PQI Seminar: Dr. Mario Hofmann, Dr. Ya-Ping Hsieh

Dr. Mario Hofmann and Dr. Ya-Ping Hsieh from the National Taiwan University and Academia Sinica gave a talk titled "Why and How to Integrate 2D Materials in Future Electronics" in the Pittsburgh Quantum Institute Fall Seminar series on Nov. 17th, 2020.

Abstract: 2D materials are atomically thin nanostructures that are considered enabling elements in future electronics due to their unique geometry and exciting physical properties. To realize such applications, however, challenges in materials quality and production have to be addressed. In this talk we will first introduce a novel growth method that can enhance the scale, reliability, and controllability of 2D materials synthesis. Through control of the gas phase kinetics of the chemical vapor deposition process, efficient 2D materials growth could be achieved in atomically confined conditions. This advance permits the synthesis of 2D materials, such as graphene and TMDCs, at unprecedented scale and at crystalline qualities that rival exfoliated materials. Moreover, synthesis in the van-der-Waals gap of a host 2D material is demonstrated to facilitate a novel 2D crystallization process that yields novel transition-metal monochalcogenides with unexpected thermodynamic properties and finely adjustable thickness. Finally, the atomic length scales in confined growth enable controllable multi-precursor synthesis of diluted magnetic semiconductor 2D materials. The high quality of thus grown materials reveal novel interfacial ordering effects of 2D materials that are fundamentally different from bulk and present both challenges and opportunities towards their integration in electronics. Organization of ionic impurities on high quality graphene was shown to introduce a novel scattering process, that modulates graphene’s mobility by six times and is independent of charge concentration, necessitating improvements in materials’ characterization and handling. On the other hand, ordering effects at 2D materials interfaces can provide routes towards enhanced fabrication and performance of electronic devices. Interaction of graphene surfaces with gaseous adsorbates was shown to stabilize graphene in chemical reactions, permitting atomic-precision lithography approaches for large-scale semiconductor fabrication. Finally, assembly of monolayer water films on graphene under nanomechanical confinement was shown to produce a novel ferroelectric ice phase that can be exploited in mechanical memristive devices.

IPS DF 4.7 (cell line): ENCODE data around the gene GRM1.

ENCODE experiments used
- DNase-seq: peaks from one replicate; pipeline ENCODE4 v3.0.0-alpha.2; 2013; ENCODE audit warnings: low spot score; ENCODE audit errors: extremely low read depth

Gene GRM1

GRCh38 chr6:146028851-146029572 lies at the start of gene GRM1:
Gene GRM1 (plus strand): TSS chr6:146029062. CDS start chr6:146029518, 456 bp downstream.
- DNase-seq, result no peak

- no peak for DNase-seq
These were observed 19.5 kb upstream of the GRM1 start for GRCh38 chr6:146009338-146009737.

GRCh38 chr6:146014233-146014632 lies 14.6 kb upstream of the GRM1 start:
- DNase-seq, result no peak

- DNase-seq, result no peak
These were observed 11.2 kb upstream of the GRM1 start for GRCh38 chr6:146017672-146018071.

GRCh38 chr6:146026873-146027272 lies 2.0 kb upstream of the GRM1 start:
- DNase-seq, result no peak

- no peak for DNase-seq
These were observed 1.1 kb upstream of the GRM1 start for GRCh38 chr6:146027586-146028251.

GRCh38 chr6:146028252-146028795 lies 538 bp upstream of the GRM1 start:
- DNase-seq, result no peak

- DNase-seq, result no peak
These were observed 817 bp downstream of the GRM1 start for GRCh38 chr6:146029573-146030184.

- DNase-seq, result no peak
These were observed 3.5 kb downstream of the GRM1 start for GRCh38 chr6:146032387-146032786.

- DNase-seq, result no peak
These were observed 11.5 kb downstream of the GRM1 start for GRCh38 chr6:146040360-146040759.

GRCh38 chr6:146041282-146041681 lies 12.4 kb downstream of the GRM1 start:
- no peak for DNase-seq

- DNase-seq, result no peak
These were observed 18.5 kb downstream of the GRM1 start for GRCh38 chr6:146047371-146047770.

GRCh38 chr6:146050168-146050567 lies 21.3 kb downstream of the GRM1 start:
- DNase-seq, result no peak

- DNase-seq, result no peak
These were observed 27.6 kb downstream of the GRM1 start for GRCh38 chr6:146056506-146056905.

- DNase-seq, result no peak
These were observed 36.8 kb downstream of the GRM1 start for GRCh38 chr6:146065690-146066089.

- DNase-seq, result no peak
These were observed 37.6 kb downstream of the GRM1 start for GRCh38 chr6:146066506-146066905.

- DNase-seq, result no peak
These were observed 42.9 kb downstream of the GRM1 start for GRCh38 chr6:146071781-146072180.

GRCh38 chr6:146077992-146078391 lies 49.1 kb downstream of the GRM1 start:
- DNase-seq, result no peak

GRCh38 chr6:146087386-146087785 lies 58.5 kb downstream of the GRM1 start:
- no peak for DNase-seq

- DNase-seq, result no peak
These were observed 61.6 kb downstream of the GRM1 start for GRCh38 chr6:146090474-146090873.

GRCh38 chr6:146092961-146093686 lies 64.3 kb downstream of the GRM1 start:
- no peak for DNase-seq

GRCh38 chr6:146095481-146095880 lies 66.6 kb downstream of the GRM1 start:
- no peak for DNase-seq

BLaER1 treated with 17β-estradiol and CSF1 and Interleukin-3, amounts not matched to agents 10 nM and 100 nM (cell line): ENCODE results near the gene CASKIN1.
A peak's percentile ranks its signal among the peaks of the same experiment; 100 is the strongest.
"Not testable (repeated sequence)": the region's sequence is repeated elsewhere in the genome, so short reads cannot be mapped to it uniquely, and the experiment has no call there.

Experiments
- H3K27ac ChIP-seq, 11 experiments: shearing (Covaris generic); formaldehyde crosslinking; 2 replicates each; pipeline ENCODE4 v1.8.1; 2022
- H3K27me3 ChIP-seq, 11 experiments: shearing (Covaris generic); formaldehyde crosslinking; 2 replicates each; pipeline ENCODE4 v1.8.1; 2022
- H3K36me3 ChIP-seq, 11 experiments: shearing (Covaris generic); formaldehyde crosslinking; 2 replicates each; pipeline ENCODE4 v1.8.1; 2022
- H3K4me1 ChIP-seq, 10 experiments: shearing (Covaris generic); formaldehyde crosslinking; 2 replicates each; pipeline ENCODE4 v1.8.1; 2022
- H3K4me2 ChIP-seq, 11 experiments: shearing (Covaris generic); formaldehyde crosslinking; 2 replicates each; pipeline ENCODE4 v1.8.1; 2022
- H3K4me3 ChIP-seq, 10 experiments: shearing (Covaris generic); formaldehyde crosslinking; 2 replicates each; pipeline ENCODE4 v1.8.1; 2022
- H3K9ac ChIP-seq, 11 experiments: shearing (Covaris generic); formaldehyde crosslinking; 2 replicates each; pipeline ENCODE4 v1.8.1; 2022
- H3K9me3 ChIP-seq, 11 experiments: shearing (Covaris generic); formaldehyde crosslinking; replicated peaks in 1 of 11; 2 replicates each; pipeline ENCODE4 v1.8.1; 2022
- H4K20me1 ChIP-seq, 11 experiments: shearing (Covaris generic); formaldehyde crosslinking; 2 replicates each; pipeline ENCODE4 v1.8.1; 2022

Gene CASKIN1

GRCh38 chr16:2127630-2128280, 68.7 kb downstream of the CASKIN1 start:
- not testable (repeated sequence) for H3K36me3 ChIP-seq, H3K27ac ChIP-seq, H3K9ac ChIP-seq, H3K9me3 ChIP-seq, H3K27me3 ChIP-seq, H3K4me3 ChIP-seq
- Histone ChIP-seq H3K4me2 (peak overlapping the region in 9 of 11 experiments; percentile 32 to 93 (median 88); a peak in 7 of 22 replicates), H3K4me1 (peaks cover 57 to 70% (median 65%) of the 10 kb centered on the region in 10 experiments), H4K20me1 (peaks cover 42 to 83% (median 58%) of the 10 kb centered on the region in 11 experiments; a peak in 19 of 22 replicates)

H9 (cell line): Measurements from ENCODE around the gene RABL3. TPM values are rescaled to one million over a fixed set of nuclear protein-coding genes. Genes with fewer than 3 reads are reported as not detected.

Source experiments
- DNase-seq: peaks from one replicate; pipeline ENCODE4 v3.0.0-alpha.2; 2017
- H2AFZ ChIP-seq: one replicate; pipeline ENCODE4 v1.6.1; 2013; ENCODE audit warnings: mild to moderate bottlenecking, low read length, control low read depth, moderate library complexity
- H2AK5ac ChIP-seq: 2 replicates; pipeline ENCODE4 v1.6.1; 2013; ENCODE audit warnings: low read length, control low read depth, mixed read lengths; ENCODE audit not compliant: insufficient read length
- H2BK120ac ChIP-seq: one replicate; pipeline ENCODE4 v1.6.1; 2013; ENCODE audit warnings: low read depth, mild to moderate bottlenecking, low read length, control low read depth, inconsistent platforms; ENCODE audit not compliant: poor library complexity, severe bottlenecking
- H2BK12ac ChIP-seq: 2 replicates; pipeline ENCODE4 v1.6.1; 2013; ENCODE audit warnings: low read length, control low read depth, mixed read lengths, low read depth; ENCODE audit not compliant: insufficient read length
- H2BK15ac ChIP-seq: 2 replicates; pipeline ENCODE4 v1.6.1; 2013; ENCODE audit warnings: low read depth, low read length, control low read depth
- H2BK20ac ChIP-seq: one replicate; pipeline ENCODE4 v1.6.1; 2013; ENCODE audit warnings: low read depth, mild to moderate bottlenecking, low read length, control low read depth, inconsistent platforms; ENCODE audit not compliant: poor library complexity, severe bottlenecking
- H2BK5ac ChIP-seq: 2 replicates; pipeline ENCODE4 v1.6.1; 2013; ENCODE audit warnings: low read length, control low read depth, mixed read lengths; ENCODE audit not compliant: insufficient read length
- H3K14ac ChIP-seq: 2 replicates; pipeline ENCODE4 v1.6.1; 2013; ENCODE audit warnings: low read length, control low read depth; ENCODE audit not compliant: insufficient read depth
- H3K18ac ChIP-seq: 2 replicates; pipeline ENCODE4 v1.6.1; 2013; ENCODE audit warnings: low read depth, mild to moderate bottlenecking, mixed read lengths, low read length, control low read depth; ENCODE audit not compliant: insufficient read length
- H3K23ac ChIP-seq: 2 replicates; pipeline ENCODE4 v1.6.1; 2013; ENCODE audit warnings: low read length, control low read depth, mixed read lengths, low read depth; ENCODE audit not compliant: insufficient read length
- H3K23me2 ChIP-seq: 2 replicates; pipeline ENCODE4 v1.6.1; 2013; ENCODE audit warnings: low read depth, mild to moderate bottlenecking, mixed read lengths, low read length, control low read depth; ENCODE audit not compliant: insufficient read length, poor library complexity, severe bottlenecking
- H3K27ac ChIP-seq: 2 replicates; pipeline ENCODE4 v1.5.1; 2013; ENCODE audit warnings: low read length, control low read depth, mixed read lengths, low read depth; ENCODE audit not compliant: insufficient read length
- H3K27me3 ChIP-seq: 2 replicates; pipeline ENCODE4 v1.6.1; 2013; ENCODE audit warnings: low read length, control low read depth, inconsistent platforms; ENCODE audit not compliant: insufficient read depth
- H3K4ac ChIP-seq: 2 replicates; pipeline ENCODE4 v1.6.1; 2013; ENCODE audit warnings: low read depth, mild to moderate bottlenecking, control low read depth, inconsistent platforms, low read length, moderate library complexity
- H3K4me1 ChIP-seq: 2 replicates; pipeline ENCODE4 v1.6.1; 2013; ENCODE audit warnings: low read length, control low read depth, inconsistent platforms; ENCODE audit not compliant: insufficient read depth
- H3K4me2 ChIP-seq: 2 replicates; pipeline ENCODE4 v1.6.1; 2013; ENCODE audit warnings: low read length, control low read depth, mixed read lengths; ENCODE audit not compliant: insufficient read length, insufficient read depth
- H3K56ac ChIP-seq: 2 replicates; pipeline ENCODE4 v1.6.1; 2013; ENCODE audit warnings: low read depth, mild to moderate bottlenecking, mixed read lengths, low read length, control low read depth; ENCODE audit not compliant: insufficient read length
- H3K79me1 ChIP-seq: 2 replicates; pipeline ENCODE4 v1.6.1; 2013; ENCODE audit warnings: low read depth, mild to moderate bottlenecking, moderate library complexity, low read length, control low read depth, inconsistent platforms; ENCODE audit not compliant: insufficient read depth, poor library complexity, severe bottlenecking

PQI Seminar: Dr. David Wallace

Dr. Dave Wallace from the University of Pittsburgh gave a talk titled "What is 'Orthodox' Quantum Mechanics?" in the Pittsburgh Quantum Institute Fall Seminar series on Nov. 12th, 2020.

Abstract: What is called "orthodox'' quantum mechanics, as presented in standard foundational discussions, relies on two substantive assumptions --- the projection postulate and the eigenvalue-eigenvector link --- that do not in fact play any part in practical applications of quantum mechanics. I argue for this conclusion on a number of grounds, but primarily on the grounds that the projection postulate fails correctly to account for repeated, continuous and unsharp measurements (all of which are standard in contemporary physics) and that the eigenvalue-eigenvector link implies that virtually all interesting properties are maximally indefinite pretty much always. I present an alternative way of conceptualizing quantum mechanics that does a better job of representing quantum mechanics as it is actually used, and in particular that eliminates use of either the projection postulate or the eigenvalue-eigenvector link, and I reformulate the quantum measurement problem within this new presentation of orthodoxy.

PQI Seminar: Dr. Chris Lirakis

Dr. Chris Lirakis from IBM-Q gave a talk titled "What does it Take to Build a Quantum Computer" in the Pittsburgh Quantum Institute Fall Seminar series on Oct. 1st, 2020.

Abstract: IBM has been working on realizing a quantum computer since the idea first surfaced in 1982. Early instantiations were photon-based and proved that indeed bit like information could be stored in a quantum state. Since then many different modalities have sprung up, Trapped Ions and Superconducting qubits being the most popular. The IBM systems are on the path to error correction. However, we still have a long way to go. The path to success will be paved by wide scale acceptance and training in these using this new computational paradigm. All manner of expertise will be important on the road to success. Beyond the need for experts in quantum computation, the nation will need experts in mechanical engineering, electrical engineering, computer science and other disciplines. During this talk I will show how IBM is using superconducting technology as quantum bits (qubits) and all of the ancillary technology along with notions of the types of problems we wish to solve. The goal is to show how each of this disciplines can help on the path to large scale system.

Pittsburgh Quantum Institute

The Pittsburgh Quantum Institute (PQI) was established in 2012 to help unify and promote research in quantum science and engineering in the Pittsburgh area. PQI members have faculty appointments from Carnegie Mellon University, Duquesne University, and the University of Pittsburgh in physics, chemistry, and engineering disciplines.